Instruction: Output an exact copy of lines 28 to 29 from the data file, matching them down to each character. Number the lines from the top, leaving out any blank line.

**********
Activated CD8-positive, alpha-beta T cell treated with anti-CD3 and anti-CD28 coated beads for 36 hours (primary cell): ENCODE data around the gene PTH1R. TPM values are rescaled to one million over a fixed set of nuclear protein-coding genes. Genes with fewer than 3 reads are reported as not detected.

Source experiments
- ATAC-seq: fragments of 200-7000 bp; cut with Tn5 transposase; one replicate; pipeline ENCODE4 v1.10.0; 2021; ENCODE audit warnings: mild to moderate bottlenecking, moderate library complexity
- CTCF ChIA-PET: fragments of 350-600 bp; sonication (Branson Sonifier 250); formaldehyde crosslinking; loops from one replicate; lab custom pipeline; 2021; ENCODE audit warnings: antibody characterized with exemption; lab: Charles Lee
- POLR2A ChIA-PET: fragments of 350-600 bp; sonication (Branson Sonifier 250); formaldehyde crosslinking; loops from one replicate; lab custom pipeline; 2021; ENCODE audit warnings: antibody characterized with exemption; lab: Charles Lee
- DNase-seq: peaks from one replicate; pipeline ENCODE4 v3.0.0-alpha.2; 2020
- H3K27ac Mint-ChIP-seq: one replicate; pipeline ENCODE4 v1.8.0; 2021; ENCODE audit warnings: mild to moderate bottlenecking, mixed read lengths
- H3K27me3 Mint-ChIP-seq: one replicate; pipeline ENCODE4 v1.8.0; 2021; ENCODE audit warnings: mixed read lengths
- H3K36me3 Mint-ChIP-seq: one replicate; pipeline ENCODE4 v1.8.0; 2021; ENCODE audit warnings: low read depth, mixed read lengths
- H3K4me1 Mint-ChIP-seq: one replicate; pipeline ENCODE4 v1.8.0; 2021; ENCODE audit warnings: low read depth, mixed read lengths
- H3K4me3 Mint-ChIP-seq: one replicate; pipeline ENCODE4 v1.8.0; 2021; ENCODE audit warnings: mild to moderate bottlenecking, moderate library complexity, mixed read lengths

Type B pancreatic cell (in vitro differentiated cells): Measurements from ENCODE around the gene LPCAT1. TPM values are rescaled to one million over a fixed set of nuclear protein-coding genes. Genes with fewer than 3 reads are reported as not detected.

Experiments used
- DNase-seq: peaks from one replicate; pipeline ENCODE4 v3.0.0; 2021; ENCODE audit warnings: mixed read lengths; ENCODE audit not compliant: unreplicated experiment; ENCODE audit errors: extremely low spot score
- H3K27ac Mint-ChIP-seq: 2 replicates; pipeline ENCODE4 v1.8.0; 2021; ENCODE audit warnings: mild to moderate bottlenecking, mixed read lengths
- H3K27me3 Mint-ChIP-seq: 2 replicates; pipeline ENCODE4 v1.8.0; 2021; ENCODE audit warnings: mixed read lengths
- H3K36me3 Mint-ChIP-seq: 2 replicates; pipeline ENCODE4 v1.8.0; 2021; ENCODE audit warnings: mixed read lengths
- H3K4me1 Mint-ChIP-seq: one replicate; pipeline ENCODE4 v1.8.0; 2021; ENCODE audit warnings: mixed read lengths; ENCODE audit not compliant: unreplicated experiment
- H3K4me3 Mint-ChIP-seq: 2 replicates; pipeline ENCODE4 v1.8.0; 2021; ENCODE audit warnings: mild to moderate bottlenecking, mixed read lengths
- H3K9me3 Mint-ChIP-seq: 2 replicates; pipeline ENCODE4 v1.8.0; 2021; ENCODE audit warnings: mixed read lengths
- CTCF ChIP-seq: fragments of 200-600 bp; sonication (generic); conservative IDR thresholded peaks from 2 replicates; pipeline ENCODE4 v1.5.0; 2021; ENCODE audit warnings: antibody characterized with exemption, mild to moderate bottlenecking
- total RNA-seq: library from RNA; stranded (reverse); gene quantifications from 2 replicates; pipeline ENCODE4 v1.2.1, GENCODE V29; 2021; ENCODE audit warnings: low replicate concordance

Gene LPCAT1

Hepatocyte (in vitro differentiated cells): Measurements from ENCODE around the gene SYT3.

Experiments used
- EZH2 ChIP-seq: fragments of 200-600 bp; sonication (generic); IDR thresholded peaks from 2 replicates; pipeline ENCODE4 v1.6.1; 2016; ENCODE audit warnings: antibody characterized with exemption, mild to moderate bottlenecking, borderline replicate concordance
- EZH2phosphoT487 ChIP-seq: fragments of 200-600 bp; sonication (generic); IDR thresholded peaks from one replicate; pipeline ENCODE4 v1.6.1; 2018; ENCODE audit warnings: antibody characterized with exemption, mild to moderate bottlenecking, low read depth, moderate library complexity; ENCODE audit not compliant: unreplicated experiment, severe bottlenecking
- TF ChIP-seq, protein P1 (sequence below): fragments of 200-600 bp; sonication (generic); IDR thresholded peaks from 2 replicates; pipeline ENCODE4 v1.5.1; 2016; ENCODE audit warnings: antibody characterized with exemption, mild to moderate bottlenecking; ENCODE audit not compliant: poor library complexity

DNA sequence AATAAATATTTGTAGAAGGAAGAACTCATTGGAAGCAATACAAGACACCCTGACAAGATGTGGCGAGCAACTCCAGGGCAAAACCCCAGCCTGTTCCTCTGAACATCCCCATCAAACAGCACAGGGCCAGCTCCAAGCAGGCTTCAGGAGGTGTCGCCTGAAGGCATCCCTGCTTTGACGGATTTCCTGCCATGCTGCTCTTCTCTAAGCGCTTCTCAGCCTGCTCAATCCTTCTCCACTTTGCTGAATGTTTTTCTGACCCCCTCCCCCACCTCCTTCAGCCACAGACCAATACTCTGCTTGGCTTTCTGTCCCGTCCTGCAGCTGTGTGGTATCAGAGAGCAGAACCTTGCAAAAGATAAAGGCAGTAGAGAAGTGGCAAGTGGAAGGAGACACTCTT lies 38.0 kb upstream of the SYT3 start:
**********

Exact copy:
- TF ChIP-seq, protein P1 (sequence below): fragments of 200-600 bp; sonication (generic); IDR thresholded peaks from 2 replicates; pipeline ENCODE4 v1.5.1; 2016; ENCODE audit warnings: antibody characterized with exemption, mild to moderate bottlenecking; ENCODE audit not compliant: poor library complexity

DNA sequence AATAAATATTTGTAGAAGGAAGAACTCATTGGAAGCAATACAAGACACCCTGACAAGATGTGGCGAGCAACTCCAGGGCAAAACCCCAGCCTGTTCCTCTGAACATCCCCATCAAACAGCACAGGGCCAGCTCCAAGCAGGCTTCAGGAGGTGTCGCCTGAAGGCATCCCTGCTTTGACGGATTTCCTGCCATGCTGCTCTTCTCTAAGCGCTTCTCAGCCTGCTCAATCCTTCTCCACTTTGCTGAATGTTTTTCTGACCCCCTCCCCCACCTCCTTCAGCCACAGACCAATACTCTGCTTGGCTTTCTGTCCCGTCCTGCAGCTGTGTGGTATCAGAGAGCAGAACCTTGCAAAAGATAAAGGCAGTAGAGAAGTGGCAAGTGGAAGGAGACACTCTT lies 38.0 kb upstream of the SYT3 start: